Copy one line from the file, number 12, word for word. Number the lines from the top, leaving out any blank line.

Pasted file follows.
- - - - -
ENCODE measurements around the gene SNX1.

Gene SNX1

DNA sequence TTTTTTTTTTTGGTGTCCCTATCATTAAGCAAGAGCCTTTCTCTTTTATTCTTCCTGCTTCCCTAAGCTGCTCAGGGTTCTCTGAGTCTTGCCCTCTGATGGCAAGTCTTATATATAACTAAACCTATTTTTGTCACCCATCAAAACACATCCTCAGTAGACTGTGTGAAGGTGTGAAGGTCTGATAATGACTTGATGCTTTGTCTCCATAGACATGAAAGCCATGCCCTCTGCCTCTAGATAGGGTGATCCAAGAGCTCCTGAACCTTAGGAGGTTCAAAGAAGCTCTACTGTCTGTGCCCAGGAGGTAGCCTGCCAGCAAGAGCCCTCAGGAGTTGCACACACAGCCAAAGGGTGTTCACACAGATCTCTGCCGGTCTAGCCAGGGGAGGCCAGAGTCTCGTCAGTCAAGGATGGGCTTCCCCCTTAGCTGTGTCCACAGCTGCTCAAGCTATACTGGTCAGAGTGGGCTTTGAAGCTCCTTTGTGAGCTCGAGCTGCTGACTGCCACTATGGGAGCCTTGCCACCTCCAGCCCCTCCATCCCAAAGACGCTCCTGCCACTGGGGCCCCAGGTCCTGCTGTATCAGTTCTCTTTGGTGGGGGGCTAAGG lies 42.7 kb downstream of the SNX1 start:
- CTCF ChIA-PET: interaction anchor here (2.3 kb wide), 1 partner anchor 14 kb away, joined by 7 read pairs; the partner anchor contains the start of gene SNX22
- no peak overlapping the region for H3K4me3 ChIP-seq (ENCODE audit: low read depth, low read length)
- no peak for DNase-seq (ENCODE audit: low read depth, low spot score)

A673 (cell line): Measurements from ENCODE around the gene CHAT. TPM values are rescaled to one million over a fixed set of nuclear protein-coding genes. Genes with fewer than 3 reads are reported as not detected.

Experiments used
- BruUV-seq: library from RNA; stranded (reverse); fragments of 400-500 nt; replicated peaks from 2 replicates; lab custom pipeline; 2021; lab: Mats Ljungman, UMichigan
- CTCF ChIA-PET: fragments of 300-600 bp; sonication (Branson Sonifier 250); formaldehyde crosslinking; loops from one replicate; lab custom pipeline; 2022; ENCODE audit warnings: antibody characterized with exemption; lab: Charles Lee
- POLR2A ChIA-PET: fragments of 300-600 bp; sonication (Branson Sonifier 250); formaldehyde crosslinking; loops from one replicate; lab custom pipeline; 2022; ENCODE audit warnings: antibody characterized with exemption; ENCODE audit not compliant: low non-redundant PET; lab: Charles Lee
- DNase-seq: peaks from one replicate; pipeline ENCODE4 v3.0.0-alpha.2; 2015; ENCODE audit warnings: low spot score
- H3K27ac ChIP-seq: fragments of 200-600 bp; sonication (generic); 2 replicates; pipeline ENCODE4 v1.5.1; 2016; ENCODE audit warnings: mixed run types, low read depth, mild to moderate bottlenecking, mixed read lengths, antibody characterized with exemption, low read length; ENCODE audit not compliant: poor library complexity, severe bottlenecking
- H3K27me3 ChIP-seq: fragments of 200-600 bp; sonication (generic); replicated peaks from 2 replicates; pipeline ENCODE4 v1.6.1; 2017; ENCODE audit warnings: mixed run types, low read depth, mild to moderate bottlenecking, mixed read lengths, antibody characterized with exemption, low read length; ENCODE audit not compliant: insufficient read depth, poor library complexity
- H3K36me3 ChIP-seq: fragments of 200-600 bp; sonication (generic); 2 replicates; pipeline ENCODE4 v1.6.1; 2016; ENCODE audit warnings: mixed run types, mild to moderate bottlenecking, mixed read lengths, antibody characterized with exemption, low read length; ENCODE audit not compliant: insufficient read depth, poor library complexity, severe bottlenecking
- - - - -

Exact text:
- DNase-seq: peaks from one replicate; pipeline ENCODE4 v3.0.0-alpha.2; 2015; ENCODE audit warnings: low spot score